Whitefish, Montana, employs a counterintuitive yet well-established method for cleaning its water supply: It spends money on forest preservation.
When the appetite for high-priced housing threatened the water source of this picturesque mountain town, the residents raised taxes and spent money on forests.
Three years later, when rising tourism upped the summer demand for water, more money was raised to buy more forests.
The equation used by local and state officials, nonprofit groups, and private residents was straightforward: It’s cheaper and easier to have the forests cleanse the water than to throw chemicals and machinery at the task.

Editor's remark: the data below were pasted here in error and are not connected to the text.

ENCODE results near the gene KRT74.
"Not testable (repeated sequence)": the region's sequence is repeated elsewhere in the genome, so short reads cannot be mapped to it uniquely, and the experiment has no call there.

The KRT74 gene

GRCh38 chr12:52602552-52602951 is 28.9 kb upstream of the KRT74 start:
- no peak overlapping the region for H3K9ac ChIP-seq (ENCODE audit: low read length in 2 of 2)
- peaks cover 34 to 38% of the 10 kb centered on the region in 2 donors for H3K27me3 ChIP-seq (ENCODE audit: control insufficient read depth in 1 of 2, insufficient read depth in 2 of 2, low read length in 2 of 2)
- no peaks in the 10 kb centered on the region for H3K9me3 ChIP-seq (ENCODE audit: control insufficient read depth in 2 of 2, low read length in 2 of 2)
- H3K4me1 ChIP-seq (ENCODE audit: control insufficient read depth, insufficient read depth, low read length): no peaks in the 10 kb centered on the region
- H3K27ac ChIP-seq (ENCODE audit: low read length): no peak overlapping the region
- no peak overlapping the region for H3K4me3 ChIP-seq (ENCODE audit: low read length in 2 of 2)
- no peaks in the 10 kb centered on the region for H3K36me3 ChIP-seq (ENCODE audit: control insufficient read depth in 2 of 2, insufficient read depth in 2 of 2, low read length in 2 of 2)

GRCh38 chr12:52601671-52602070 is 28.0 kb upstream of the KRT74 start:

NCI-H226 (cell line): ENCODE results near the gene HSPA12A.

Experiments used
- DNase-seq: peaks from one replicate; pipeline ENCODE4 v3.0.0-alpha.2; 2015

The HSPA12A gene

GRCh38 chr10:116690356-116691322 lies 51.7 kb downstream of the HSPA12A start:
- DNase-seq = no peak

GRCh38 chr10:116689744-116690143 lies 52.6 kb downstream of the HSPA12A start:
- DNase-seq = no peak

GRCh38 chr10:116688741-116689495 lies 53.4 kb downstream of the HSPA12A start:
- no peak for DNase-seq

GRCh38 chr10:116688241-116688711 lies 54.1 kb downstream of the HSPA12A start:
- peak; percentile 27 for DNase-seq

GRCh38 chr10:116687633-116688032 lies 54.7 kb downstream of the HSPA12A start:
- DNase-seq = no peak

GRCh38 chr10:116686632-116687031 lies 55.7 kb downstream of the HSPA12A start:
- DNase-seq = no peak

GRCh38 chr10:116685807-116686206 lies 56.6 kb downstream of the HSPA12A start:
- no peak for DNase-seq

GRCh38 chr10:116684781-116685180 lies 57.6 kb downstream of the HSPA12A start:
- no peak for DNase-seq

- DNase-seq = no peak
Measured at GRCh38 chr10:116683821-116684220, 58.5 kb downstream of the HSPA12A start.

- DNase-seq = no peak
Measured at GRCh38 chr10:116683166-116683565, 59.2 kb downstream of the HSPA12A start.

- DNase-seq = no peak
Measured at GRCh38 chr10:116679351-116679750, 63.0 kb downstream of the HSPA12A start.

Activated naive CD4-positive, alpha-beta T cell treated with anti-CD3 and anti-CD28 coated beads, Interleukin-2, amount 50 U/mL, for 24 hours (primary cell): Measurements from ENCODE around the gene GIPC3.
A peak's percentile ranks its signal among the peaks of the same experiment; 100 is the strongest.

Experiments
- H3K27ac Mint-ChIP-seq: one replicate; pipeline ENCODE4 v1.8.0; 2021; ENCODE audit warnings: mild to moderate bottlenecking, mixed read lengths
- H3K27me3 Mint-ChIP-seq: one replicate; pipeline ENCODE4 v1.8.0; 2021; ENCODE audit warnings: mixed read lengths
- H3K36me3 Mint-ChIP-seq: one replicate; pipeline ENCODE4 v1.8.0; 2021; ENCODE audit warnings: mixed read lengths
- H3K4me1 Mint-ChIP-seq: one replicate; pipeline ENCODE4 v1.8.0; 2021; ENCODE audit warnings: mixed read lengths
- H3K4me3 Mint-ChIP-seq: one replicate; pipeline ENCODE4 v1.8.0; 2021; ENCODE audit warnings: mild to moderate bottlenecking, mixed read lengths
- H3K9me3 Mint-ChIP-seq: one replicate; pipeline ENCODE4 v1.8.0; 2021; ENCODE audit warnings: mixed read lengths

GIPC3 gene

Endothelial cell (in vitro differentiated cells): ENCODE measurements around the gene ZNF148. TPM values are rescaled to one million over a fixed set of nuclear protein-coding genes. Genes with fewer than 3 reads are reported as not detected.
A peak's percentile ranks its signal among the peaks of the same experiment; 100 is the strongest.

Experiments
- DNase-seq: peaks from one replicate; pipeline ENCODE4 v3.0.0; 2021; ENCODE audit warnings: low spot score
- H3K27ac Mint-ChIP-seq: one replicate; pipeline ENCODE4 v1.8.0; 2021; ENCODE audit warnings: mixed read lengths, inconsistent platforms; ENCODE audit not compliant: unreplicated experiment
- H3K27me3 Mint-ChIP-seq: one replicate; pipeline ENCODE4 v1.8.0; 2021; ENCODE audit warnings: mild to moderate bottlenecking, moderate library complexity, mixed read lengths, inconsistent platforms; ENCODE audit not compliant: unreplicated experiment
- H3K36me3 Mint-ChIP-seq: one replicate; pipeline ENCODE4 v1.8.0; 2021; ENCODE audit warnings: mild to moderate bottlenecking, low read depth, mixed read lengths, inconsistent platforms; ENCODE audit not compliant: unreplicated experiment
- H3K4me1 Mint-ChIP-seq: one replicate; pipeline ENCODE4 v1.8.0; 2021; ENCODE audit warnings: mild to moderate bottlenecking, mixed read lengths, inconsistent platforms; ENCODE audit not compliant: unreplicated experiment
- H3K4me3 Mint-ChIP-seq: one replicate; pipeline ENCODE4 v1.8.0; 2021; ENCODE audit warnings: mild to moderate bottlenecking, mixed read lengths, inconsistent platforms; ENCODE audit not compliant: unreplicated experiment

“Protecting forests of watersheds makes economic sense,” says John Muhlfeld, the mayor of this town of 7,000 nestled in Montana’s Rocky Mountains. “And it’s a much different way of traditionally looking at a public water supply infrastructure.”
Whitefish’s embrace of the idea of preserving forests to protect its water supply is evidence of the growing adoption of a tactic that once seemed risky, and is now proving immensely successful for big cities and small towns alike.